If Flake, Corker, Will, Stephens, Kelly, and Sykes have chosen their principles over their constituents, a different set of conservatives have done the opposite. Take Ted Cruz. At last year’s Republican convention, he famously failed to endorse Trump. Now he’s so tight with the Trumpians that Steve Bannon has declared him the only GOP senator he won’t try to challenge in 2018. Paul Ryan has largely stopped criticizing Trump, too. The House speaker, who last June accused Trump of “textbook” racism for attacking Judge Gonzalo Curiel, on Tuesday told reporters to “forget about” Corker’s attacks on Trump. According to Ryan, the Senate Foreign Relations Committee chairman accusing the president of leading America “towards World War III” isn’t worth discussing.

Cruz and Ryan may be cowardly, but they aren’t dumb. They know that 80 percent of Republicans approve of Trump while less than 40 percent approve of Republican leaders in Congress, which means that continuing their previous criticism of Trump would likely cost them their jobs.

Many journalists and media personalities appear to have followed their constituents as well. Since the election, they’ve toned down their criticism of Trump. Last October, radio talk-show host Hugh Hewitt called on Trump to exit the presidential race. But last month, Hewitt rendered a dramatically different verdict: “All in all, Trump has had a pretty good eight months.”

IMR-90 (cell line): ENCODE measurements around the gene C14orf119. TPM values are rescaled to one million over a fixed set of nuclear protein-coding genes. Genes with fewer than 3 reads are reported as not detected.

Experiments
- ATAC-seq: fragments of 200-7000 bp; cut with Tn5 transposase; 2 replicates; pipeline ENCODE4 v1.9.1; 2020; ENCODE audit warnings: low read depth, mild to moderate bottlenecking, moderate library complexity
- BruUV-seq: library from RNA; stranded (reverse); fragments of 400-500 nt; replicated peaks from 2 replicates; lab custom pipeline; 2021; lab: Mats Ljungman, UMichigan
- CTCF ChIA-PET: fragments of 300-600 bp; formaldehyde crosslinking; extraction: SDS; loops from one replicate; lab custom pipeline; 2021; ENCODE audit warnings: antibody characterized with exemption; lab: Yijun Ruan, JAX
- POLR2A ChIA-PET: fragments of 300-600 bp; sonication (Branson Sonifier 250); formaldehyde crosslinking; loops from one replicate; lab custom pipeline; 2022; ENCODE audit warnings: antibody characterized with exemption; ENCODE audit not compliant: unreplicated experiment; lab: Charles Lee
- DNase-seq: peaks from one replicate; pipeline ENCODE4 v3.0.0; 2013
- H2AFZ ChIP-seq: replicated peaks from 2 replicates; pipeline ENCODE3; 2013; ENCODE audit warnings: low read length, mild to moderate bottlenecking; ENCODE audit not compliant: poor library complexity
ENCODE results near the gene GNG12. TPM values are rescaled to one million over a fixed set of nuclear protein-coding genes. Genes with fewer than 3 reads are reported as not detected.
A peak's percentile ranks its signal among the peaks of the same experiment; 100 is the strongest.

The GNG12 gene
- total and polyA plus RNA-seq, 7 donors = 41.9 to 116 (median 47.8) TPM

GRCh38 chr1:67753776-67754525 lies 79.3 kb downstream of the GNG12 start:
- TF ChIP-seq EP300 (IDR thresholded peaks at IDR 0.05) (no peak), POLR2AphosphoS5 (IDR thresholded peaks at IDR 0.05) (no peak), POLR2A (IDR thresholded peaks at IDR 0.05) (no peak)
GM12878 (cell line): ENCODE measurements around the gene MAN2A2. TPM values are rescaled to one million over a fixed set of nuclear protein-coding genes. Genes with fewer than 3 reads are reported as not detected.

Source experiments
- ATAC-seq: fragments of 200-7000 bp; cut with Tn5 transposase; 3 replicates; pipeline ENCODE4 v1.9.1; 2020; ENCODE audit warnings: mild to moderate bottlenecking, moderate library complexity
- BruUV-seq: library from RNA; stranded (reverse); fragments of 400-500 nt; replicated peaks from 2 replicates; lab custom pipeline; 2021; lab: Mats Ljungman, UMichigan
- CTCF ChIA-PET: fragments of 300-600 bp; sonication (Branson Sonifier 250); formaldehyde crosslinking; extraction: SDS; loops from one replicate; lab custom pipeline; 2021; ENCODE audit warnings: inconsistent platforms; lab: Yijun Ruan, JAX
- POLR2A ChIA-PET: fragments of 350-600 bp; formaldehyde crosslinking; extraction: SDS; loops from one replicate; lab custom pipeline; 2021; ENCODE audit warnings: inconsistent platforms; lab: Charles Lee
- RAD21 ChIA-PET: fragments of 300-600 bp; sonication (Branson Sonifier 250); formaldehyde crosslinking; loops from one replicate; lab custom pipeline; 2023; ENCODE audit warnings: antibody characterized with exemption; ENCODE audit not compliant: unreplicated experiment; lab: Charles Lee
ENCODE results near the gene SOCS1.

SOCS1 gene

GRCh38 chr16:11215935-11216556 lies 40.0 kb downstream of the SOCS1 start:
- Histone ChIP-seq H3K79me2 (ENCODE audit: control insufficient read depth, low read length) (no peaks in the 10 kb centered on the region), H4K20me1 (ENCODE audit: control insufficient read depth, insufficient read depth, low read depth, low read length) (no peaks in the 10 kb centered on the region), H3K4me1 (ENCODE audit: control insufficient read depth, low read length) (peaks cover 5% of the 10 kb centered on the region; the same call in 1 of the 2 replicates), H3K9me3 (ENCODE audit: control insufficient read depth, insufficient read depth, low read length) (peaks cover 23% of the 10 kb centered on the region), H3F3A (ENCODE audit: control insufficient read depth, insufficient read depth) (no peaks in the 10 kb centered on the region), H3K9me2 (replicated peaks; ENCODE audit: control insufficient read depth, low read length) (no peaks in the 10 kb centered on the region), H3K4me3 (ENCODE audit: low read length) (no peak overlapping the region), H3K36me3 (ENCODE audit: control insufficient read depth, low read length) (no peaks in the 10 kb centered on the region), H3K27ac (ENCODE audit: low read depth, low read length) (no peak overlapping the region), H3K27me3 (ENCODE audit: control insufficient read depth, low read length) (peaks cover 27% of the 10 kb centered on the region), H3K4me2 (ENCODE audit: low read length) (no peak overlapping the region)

During the campaign, Glenn Beck compared Trump to Hitler and called him an “extinction-level event” for American democracy. Now Beck’s criticisms of Trump are fewer and milder. On October 24, he told his readers that, “The threat from Russia is real. But it has absolutely nothing to do with Donald Trump.” On October 20, after George W. Bush attacked the “nativism,” “casual cruelty” and “outright fabrication” sullying American politics, Beck declared that, “I don’t think [Bush’s comments] were directed at Trump.” Beck still tweaks Trump. But not in the thundering language he used during the campaign. He reserves that for liberals.

National Review has softened its criticisms, too. Yes, the magazine publishes condemnations of Trump, some of them incisive and eloquent. But its editors have shied away from some of the toughest accusations they made during the campaign. In its January 2016 editorial urging conservatives to oppose Trump, the magazine’s editors warned that his brand of populism contained “strong-man overtones.” But on Sunday, its editor Rich Lowry declared that the Trump presidency has brought “no budding authoritarianism.” He wrote this two days after Press Secretary Sarah Huckabee Sanders declared that it was "highly inappropriate" to contest White House Chief of Staff John Kelly’s attack on Representative Frederica Wilson because he is a retired four-star general.  And 11 days after Trump, attacking NBC for a negative story about him, tweeted, “at what point is it appropriate to challenge their License?” And five weeks after Sanders demanded that ESPN fire host Jemele Hill for calling Trump a “white supremacist.”

Flake and Corker’s attacks on Trump as they prepare to depart the Senate are part of a larger transformation. Trumpism has taken over the Republican Party and the conservative media, making them less intellectual, more nationalistic, and more bigoted. And that takeover has sparked an exodus of more intellectual, less nationalistic, and less bigoted conservatives into the liberal political and journalistic mainstream. How they remake that mainstream—and are remade by it—will shape American public life in the years to come.